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Traversing the Mt. Gamalama crater on Ternate Island. Noxious volcanic gases being emitted from the crater. May 1997 - Photograph copyrighted and provided by Dan Olberg, Senior Geologist, PT Nusa Halmahera Minerals.
Gamalama (also called Peak of Ternate) is a stratovolcano with multiple craters and crater lakes. Gamalama forms an island about 11 km in diameter. Small to moderate explosive eruptions are frequent with 70 known eruptions since 1538. Several eruptions have produced lava flows or mudflows. Six eruptions have caused fatalities. Glowing ash and rock killed 30-40 slaves during the 1771-1772 eruption. In 1773, several people drowned as overloaded boats fled from an eruption. During a maar-forming eruption in 1775, about 1,300 people were killed by pyroclastic flows or surges. In 1838, four sulfur collectors died in the crater. In 1871, a block fell on and killed a man. Five people were killed and five injured at Gamalama in 1962. The most recent eruption was in 1993.
Since 1538, Gamalama has erupted explosively at least 57 times. The most recent eruption was in 1993 and lasted about 2 weeks. The eruptions are commonly moderate to moderately large (VEI=2-3). Six eruptions have caused fatalities. In 1775, a maar -forming eruption on the north coast of the volcano produced a base surge that killed 141 people. In all, about 1,300 people died in this eruption. Gamalama erupted in October of 1994, creating a 1,000 foot (300 m) tall plume and depositing a thin layer of ash on nearby villages. No one was injured. Photo by Jack Lockwood, U.S. Geological Survey, October 31, 1982.
Laguna maar on Gamalama. View is to the south.
Photo by Jack Lockwood, U.S. Geological Survey, November 5, 1982.
Mt. Gamalama rising above the city of Ternate. A small eruption plume is visible, causing hazy conditions in the area. View from the south.December 1994 - Photograph copyrighted and provided by Dan Olgerg, Senior Geologist, PT Nusa Halmhera Minerals.
Mt. Gamalama viewed from the east on Halmahera Island.January 1995 - Photograph copyrighted and provided by Dan Olberg, Senior Geologist, PT Nusa Halmhera Minerals.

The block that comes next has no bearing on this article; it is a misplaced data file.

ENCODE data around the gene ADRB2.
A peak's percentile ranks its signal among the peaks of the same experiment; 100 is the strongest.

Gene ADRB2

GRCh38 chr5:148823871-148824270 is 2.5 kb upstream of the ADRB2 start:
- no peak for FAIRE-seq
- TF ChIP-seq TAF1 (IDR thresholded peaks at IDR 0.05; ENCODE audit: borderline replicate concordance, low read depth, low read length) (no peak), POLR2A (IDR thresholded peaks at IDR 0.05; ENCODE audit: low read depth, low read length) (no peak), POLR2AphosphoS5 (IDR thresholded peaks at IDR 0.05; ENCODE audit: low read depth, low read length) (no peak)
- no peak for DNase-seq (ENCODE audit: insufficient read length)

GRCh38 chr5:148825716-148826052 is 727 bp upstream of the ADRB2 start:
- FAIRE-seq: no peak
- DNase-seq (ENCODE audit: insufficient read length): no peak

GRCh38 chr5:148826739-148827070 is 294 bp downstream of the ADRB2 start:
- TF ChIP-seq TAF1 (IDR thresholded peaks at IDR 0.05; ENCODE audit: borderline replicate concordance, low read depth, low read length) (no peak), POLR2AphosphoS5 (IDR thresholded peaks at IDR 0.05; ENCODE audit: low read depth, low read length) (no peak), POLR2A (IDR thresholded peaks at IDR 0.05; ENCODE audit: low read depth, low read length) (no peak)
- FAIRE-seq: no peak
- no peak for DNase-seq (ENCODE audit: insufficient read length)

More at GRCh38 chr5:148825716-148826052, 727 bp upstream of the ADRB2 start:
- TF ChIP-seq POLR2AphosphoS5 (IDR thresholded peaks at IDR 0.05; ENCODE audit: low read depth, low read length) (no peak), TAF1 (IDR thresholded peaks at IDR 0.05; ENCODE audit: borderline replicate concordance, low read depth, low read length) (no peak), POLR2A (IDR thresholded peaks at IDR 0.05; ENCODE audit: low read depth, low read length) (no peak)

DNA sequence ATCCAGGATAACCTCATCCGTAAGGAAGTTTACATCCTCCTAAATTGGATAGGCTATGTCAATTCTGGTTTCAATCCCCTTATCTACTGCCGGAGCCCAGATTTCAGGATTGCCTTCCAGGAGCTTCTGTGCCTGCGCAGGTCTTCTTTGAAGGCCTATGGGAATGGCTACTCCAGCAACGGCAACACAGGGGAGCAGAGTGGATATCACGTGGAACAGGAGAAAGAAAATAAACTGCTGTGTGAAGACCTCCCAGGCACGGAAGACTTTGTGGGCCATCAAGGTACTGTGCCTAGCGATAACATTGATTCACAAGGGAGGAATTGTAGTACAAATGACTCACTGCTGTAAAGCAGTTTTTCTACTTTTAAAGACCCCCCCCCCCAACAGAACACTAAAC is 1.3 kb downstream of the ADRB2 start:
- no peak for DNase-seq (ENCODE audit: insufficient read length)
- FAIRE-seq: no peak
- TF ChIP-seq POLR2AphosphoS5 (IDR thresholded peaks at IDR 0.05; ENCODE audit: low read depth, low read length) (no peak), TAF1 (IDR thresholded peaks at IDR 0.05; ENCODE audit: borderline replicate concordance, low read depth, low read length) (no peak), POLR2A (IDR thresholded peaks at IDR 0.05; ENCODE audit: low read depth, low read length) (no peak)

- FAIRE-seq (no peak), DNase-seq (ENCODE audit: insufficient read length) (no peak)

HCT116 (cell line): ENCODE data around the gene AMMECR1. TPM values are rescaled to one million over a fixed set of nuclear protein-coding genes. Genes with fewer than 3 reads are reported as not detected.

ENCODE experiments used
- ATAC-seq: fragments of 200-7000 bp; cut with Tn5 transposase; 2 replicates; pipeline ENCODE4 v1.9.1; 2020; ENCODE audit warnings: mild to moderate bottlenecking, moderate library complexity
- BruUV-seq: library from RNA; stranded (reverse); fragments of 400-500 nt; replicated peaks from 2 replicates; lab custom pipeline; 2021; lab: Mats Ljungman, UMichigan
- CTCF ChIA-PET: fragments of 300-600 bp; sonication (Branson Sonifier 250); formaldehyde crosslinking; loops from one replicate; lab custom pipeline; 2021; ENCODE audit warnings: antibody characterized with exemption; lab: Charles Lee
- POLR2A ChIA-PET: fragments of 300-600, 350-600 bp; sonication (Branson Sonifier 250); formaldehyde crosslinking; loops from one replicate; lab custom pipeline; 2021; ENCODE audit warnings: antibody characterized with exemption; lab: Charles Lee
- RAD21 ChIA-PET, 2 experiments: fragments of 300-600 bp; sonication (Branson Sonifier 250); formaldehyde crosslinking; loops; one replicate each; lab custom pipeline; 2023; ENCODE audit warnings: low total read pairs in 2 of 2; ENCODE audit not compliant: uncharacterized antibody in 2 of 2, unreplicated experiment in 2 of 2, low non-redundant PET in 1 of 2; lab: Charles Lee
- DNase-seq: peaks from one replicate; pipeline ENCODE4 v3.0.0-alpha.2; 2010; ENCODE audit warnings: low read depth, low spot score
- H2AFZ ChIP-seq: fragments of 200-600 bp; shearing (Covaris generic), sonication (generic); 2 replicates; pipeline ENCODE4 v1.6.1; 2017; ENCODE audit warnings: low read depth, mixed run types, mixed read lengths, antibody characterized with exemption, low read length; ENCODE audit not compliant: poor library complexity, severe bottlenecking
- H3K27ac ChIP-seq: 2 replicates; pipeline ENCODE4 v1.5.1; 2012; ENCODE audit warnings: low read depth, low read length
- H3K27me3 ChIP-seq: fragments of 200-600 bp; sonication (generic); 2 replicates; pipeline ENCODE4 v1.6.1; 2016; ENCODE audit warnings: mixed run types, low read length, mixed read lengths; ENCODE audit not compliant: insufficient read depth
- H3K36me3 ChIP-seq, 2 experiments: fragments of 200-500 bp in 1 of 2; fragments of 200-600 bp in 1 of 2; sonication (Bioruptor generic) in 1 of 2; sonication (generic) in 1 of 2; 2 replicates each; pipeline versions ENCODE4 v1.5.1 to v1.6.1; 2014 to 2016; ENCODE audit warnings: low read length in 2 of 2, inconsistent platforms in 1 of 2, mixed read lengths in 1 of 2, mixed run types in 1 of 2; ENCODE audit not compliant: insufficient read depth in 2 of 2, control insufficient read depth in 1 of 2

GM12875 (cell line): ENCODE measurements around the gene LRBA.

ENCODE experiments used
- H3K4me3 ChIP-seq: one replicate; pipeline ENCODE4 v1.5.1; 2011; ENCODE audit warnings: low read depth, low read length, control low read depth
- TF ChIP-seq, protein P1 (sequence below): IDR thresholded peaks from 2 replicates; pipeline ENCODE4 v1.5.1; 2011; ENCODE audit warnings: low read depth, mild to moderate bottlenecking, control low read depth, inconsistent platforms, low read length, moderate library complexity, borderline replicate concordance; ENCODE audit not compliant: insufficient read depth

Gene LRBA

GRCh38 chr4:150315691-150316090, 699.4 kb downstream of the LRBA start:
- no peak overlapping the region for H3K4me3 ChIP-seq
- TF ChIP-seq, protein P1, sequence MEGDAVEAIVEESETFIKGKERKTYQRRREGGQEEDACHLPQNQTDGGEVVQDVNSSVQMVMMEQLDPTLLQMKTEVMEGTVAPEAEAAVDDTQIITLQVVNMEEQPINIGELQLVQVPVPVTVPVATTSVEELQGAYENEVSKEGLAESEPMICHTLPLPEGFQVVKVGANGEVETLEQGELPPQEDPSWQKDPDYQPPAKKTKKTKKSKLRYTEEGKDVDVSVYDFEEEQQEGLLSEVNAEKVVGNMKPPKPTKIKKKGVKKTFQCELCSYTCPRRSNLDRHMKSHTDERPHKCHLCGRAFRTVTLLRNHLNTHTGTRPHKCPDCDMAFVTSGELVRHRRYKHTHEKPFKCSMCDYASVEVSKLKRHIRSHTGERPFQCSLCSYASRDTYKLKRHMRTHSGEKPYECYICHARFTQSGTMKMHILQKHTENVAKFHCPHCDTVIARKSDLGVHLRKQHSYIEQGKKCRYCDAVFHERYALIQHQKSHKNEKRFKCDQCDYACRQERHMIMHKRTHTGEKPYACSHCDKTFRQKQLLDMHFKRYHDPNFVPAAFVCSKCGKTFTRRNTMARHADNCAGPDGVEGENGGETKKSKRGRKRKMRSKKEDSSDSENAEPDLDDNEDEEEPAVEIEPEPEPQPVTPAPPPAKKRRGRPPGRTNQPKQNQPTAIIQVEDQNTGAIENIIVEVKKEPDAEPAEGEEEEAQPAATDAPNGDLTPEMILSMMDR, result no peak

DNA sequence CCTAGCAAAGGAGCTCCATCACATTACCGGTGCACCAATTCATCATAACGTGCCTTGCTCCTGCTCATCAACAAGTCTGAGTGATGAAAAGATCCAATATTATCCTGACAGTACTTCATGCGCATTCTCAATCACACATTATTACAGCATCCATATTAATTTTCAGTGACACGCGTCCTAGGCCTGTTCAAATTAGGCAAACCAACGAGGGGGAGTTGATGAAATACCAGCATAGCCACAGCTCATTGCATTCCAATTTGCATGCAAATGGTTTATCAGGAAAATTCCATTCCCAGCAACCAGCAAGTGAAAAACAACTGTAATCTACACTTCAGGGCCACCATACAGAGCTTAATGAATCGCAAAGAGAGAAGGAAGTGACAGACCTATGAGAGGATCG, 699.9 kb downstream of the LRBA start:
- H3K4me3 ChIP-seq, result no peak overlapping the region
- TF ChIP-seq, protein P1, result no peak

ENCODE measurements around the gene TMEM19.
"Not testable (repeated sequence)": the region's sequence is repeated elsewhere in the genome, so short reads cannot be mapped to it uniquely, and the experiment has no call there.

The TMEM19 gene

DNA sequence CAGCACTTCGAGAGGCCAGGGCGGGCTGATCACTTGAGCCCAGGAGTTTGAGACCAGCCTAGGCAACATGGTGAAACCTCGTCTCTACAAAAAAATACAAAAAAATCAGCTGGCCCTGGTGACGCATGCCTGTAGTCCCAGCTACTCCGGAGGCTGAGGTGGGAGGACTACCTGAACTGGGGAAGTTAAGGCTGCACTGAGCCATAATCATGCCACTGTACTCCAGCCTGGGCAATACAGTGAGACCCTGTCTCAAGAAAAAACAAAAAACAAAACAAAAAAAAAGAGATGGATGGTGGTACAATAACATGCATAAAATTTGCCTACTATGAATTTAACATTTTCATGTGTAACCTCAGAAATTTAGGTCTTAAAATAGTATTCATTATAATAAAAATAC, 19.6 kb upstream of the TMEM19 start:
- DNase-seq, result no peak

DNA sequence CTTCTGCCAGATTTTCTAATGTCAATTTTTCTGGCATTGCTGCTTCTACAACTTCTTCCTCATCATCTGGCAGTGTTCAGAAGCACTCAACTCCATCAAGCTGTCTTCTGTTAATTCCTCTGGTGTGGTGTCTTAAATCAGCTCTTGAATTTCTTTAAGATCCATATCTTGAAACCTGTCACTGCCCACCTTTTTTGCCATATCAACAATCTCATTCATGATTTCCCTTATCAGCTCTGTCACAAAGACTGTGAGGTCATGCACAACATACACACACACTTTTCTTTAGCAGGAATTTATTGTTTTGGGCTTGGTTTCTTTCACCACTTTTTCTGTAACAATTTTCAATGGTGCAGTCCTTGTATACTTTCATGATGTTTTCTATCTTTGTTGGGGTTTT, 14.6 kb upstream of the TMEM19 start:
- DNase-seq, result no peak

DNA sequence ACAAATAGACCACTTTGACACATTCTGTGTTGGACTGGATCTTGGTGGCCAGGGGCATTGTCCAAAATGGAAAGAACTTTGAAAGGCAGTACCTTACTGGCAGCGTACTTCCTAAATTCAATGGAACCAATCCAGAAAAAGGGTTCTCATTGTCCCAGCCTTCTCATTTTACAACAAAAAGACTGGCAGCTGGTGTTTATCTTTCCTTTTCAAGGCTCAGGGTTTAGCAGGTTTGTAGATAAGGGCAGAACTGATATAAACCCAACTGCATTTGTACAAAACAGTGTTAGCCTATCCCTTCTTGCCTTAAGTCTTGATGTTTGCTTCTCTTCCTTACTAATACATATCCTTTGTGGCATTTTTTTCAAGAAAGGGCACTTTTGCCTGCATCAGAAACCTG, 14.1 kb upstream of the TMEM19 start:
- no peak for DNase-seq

Smoking Mt. Gamalama as viewed from the east side of Ternate Island at the airport. The edges of the two old craters can be seen as small lumps to the left of the active cone. April 1996 - Photograph copyrighted and provided by Dan Olberg, Senior Geologist, PT Nusa Halmhera Minerals.
Mt. Gamalama on Ternate Island as viewed from the dormant summit crater of neighboring Tidore (Mt. Kiemtabu). The small volcanoic island between Tidore and Ternate is Maitara. July 1997 - Photograph copyrighted and provided by Dan Olberg, Senior Geologist, PT Nusa Halmhera Minerals.
The cloud capped summit of Mt. Gamalama on Ternate Island. A relatively recent lava flow can be seen fingering into the sea on the north side of the island. May 2000 - Photograph copyrighted and provided by Bruce Gemmell, University of Tasmania.
Source of Information:
Bronto, S., Hadisantono, R.D., Lockwood, J.P., 1982, Geologic map of Gamalama volcano, Ternate, North Maluku: Volc. Surv. Indonesia: 1:25,000 geol map and text.
Lockwood, J.P., Melson, W.G., Lanphere, M.A., and bronto, S., 1981, Petrology and eruptive characteristics of Gamalama volcano, Ternate Island, Indonesia (abs): IAVCEI, Tokyo Mtg. Abstracts, p. 207.
McClelland, L., Simkin, T., Summers, M., Nielsen, E., and Stein, T.C., 1989, Global Volcanism 1975-1985: Englewood Cliffs, New Jersey, Prentice Hall, 655 p.
Simkin, T., and Siebert, L., 1994, Volcanoes of the World: Geoscience Press, Tucson, Arizona, 349 p.
Smithsonian Institution's Global Volcanism Network, 1995, Summary of Recent Activity: Bulletin of Volcanology, v. 57, p. 73-75.